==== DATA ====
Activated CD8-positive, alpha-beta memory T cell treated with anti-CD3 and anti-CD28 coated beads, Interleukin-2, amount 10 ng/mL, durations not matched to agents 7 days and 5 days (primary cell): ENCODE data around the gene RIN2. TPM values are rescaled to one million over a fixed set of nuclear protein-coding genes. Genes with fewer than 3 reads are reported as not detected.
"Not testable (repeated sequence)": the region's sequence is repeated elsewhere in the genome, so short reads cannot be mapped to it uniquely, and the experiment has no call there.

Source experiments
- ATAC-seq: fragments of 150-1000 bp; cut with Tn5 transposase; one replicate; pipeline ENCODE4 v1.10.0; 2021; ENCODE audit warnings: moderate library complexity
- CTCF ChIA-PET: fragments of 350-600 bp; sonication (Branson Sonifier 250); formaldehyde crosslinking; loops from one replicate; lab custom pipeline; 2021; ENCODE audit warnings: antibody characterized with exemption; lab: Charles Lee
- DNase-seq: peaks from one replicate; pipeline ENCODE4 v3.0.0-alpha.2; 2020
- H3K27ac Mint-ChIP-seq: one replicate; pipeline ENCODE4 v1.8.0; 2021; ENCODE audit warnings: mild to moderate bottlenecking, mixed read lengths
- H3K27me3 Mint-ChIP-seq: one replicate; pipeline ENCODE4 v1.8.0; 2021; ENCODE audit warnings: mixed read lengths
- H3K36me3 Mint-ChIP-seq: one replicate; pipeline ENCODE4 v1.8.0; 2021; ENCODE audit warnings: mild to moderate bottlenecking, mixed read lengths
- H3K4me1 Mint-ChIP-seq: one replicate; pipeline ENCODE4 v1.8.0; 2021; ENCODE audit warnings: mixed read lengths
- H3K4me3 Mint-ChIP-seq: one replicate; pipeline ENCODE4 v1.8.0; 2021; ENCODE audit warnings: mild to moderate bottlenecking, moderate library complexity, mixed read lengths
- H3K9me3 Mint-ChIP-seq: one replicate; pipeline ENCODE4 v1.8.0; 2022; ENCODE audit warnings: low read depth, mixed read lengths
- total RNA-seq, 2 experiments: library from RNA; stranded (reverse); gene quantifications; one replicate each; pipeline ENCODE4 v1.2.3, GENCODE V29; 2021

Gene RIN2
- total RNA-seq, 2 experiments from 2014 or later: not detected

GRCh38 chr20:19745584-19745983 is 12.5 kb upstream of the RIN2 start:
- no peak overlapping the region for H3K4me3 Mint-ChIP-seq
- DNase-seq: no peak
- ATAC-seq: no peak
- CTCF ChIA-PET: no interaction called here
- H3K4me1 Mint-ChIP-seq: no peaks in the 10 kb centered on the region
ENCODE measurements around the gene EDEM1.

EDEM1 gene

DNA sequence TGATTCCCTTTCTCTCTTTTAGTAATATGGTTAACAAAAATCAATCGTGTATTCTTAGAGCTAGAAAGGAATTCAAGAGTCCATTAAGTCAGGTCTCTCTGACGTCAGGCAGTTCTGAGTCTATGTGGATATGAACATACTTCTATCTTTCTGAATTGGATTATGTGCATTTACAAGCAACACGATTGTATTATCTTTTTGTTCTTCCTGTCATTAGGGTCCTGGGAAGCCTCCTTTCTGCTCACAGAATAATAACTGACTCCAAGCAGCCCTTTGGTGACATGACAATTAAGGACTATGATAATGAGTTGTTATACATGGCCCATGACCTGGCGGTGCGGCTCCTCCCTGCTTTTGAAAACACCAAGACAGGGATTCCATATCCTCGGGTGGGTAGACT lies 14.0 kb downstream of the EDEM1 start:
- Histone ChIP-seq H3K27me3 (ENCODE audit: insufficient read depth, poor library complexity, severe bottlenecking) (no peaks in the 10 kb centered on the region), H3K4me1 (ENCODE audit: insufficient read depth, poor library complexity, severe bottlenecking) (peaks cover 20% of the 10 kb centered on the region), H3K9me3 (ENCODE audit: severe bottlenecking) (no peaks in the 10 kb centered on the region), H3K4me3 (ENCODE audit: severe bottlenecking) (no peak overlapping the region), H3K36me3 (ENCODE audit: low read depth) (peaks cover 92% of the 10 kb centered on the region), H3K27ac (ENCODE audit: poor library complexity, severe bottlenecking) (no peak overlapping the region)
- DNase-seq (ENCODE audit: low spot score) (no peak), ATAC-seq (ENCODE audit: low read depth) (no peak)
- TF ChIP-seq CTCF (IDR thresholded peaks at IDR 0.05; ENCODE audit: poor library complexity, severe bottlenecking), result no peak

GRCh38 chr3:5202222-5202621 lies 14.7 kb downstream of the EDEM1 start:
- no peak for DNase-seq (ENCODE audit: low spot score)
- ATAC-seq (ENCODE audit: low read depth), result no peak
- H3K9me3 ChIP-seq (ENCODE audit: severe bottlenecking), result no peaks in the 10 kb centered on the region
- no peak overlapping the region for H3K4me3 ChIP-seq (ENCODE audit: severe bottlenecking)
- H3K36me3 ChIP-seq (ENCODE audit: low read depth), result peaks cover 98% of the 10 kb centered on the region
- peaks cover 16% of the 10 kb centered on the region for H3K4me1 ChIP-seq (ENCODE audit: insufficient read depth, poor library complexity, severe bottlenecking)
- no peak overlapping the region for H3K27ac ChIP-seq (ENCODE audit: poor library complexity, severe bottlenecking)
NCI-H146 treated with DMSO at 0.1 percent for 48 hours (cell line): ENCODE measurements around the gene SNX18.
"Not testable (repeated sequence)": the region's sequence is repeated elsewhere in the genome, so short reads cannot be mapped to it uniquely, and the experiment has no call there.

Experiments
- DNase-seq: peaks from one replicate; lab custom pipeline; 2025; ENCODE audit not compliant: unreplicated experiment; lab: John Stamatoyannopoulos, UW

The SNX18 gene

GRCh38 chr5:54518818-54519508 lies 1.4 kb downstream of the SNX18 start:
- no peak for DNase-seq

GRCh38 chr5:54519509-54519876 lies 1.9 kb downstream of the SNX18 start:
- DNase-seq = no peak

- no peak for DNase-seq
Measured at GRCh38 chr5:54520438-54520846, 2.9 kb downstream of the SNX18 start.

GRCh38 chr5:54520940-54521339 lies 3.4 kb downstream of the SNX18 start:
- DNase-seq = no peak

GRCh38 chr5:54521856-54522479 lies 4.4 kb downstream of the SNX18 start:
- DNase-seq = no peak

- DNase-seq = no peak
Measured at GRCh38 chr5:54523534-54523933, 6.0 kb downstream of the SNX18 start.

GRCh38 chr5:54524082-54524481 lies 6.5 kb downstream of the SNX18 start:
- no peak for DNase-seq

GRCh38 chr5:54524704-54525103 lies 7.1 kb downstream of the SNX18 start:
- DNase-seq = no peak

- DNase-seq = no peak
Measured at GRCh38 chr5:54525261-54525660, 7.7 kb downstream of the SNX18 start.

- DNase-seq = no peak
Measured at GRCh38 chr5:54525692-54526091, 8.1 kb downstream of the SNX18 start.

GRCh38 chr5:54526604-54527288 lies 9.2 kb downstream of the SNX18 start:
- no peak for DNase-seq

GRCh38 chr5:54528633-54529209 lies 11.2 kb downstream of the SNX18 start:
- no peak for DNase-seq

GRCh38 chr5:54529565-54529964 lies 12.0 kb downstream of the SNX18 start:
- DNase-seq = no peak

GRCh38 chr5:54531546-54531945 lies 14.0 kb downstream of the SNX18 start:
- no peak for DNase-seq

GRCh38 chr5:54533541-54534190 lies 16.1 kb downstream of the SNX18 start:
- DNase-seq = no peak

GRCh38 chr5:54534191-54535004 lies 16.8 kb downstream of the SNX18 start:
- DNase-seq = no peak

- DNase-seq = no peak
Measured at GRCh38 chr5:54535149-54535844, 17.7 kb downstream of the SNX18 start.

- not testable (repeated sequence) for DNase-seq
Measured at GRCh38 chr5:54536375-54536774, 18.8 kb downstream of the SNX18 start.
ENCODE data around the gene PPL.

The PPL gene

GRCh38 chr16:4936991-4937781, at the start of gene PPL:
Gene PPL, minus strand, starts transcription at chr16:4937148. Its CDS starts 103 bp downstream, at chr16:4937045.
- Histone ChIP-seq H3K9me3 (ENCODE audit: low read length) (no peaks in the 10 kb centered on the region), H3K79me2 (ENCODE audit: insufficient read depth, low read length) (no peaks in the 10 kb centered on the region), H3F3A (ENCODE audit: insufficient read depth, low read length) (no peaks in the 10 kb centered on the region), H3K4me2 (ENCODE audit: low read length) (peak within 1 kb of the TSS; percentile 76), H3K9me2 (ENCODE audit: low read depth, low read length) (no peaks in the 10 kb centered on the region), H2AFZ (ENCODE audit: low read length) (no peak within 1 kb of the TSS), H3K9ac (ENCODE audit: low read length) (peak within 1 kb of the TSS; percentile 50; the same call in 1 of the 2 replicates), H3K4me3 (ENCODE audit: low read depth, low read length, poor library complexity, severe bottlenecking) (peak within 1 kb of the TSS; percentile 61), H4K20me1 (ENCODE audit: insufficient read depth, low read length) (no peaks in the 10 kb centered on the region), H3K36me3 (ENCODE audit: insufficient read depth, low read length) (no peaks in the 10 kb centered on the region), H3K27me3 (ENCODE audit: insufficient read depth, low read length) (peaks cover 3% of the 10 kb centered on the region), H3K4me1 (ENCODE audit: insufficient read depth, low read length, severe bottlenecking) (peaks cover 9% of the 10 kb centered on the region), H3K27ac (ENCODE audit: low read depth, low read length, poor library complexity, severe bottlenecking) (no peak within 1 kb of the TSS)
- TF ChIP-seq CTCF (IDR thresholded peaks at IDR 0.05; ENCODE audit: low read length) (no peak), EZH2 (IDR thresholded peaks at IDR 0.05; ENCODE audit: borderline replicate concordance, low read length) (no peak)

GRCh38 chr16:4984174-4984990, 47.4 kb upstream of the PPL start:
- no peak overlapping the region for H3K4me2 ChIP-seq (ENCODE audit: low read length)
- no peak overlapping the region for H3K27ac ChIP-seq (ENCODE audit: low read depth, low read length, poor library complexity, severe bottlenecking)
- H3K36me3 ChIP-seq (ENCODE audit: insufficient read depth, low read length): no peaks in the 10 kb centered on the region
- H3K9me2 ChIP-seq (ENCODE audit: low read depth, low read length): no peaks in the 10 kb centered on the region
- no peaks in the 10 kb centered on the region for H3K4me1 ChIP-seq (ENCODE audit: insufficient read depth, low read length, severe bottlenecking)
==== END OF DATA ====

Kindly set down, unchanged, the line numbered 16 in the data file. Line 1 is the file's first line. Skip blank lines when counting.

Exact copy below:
GRCh38 chr20:19745584-19745983 is 12.5 kb upstream of the RIN2 start: